5. A permanent bed buddy. In our family, we are not co-sleepers. I can barely share a king size bed with my husband and comfortably rest. If you add a child in there, that's called no-sleeping. Occasionally, a sick baby has resided in our bed. Our youngest also has mastered the ability to slide into our bed in the middle of the night unnoticed. I generally wake up uncomfortable about an hour later, think how cute it is that she's there, and then I take her back to her room so I can get back to sleep. I know there are all kinds of lovely benefits to the family bed, but we will have to survive without them, because the benefit of actual sleep outweighs all of them for me.
4. A general. I will not provide my children with constant orders and assignments. As much as I would love a house that is spic and span, quiet and exceedingly efficient, I just can't do it. I don't want them to only know how to follow orders, and I don't want to micromanage their lives. It's exhausting to try to manage my own life, much less theirs. I'm sure there are better ways to deal with dishes and laundry than I have implemented. A more diligent mom could probably teach them to put their shoes IN the basket by the door instead of NEAR the basket by the door. But, we have a lot of fun together, I only occasionally feel the need to rally a cleaning army, and they are making incremental progress towards neater habits. I'm content with that for now.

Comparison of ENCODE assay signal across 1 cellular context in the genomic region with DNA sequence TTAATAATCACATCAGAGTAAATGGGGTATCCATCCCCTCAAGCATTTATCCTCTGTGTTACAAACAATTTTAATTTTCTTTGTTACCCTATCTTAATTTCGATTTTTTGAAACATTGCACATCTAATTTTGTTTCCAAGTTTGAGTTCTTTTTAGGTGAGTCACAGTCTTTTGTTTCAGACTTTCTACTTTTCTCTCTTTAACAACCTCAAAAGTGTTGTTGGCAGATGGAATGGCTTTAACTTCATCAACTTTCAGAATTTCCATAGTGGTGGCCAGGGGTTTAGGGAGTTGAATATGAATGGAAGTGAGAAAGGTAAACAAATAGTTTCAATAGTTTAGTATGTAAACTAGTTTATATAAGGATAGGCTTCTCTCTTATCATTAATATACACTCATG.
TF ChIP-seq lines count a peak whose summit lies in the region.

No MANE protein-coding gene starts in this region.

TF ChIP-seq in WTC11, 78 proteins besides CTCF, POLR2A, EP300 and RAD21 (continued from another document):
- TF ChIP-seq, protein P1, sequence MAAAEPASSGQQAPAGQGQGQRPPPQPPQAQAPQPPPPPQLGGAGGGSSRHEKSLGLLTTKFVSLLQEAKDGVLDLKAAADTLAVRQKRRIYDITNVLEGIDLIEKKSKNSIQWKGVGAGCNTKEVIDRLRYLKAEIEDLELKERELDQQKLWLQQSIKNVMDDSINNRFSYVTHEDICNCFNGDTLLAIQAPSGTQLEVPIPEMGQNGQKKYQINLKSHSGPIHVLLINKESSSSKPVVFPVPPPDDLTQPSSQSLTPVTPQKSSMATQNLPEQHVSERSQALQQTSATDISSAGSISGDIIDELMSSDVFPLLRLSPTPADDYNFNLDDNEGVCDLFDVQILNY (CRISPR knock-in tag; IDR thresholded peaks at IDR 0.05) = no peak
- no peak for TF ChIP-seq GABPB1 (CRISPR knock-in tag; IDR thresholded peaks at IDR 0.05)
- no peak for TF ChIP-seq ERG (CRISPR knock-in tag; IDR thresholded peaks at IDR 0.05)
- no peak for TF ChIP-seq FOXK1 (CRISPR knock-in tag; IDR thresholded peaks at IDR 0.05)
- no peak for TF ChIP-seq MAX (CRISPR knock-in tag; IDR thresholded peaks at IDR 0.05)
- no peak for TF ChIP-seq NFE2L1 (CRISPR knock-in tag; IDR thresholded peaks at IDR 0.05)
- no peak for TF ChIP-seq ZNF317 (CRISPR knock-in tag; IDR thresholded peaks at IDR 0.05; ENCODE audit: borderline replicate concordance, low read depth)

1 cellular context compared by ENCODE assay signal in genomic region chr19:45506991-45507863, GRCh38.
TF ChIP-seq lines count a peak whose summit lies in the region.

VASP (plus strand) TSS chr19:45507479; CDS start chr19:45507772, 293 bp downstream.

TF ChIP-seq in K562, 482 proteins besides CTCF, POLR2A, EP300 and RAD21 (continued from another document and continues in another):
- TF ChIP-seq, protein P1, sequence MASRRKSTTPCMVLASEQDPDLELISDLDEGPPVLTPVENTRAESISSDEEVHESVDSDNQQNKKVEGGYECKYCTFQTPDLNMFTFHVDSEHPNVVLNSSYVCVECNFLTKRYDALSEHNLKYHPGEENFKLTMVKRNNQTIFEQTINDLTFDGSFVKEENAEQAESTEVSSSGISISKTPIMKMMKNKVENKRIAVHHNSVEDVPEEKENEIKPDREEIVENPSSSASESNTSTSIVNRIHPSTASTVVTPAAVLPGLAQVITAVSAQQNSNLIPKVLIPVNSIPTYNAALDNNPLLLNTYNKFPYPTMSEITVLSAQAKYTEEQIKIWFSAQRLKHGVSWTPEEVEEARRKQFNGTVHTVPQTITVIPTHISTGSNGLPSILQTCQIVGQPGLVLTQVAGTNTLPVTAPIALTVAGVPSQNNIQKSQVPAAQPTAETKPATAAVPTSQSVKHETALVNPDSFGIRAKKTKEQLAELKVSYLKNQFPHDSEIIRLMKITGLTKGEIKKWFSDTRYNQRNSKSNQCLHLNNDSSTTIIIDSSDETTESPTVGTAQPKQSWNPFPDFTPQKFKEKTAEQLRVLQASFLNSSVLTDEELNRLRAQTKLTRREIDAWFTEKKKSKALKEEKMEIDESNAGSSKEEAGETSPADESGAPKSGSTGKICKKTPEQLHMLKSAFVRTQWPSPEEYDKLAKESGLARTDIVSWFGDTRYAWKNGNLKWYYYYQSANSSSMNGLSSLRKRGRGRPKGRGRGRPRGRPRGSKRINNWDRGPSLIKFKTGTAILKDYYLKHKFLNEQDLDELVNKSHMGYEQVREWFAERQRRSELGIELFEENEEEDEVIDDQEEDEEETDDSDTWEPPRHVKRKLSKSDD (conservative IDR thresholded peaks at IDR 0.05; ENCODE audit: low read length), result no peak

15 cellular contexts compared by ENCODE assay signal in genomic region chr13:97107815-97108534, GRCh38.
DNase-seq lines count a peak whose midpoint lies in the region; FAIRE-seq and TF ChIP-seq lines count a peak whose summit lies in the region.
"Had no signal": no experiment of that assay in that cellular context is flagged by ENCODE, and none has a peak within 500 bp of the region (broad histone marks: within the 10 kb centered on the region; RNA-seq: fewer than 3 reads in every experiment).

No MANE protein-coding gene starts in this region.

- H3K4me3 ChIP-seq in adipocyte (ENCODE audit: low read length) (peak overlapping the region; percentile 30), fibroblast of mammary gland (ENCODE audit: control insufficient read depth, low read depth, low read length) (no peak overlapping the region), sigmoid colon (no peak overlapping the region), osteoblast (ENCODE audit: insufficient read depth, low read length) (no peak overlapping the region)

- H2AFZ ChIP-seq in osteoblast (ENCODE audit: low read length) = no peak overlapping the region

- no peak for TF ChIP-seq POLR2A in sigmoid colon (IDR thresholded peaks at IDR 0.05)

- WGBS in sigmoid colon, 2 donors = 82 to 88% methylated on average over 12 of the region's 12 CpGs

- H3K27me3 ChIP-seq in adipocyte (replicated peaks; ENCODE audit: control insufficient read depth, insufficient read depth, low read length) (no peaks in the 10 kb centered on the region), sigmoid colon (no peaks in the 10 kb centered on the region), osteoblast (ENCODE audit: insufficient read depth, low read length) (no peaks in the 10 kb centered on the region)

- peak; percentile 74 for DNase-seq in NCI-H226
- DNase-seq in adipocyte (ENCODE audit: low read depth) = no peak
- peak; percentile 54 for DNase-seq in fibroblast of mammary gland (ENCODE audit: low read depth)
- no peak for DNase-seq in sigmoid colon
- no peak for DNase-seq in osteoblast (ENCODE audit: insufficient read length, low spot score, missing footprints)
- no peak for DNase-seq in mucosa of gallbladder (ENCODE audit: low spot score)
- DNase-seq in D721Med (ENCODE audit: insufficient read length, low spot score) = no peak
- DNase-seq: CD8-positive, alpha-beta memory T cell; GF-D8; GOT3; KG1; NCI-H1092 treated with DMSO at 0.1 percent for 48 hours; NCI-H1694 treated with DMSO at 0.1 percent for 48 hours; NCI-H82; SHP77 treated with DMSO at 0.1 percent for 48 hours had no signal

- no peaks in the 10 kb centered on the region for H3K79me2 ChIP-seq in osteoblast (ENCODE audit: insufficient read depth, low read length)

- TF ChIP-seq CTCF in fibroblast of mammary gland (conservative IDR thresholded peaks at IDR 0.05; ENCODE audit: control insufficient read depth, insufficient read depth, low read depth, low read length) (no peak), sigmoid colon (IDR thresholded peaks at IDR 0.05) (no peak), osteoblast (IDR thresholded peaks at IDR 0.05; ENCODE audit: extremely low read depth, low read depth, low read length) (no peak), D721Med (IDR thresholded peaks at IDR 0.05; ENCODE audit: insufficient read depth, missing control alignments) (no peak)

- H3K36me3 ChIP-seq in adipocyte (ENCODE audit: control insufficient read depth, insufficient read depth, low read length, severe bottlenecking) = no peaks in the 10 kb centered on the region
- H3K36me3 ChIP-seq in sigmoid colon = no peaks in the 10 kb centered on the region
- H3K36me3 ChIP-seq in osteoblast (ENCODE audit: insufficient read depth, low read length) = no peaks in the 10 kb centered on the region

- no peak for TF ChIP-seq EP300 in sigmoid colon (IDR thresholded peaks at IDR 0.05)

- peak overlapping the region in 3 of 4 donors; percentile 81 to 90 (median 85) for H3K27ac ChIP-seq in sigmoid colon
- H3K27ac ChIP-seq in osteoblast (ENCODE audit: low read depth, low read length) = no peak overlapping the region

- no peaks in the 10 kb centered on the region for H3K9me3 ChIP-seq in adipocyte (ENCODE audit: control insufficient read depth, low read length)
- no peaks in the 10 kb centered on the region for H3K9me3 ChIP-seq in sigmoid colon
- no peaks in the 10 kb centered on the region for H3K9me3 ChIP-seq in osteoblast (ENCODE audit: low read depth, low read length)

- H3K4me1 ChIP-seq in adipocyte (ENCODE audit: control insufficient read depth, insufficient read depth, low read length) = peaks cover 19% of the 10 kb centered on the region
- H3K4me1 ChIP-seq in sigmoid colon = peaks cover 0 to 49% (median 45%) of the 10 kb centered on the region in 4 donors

3. Google. I am very grateful that my children think I know so much. But I am not Google. I don't know why the wheels on cars look like they spin backwards on commercials. I don't know how an electric guitar works. I don't know what year Beethoven was born, or the acid level of the juice they are drinking. I also do not want to spend all day as their personal google hound, searching for those answers. Remember the library- that place our parents took us when we had questions about stuff? That place is awesome. Let's go there more often.
2. An ATM. I realize this is only the beginning of this season, but my children are slowly learning that money doesn't grow on trees. The other night my oldest saw the receipt from our family dinner at a restaurant, and he was aghast at the cost of feeding six people. We gently broke it to him that life is expensive. Shockingly, I don't think it really sank into his nine year old brain. The lessons of money are hard to teach, but we are doing our best to steward them well, and not to just shell out the dough as if we have an endless supply. Because, unfortunately our funds are actually quite limited.
1. A video game arcade. There are exactly zero games on my phone. There are exactly zero games on my laptop. When we are in restaurants or waiting somewhere boring, we have exactly zero electronic devices out. We talk about our days, discuss our dreams, read books, tell stories, play I spy, play cards, name our favorite movies, and play twenty questions. Sometimes I look around in the middle of all the relational work this takes, and I see all the people staring at their phones and all the kids playing on their devices and I try to freeze the memory in my heart. The work is worth the effort. You know what's not on social media? My family. You know what none of my emails are about? How much I love my children. You know who isn't texting me? The people who are most important in my life. You know what my kids can't build on minecraft, and I can't ever fit into 140 characters? Self-control and the ability to wait patiently and just breathe....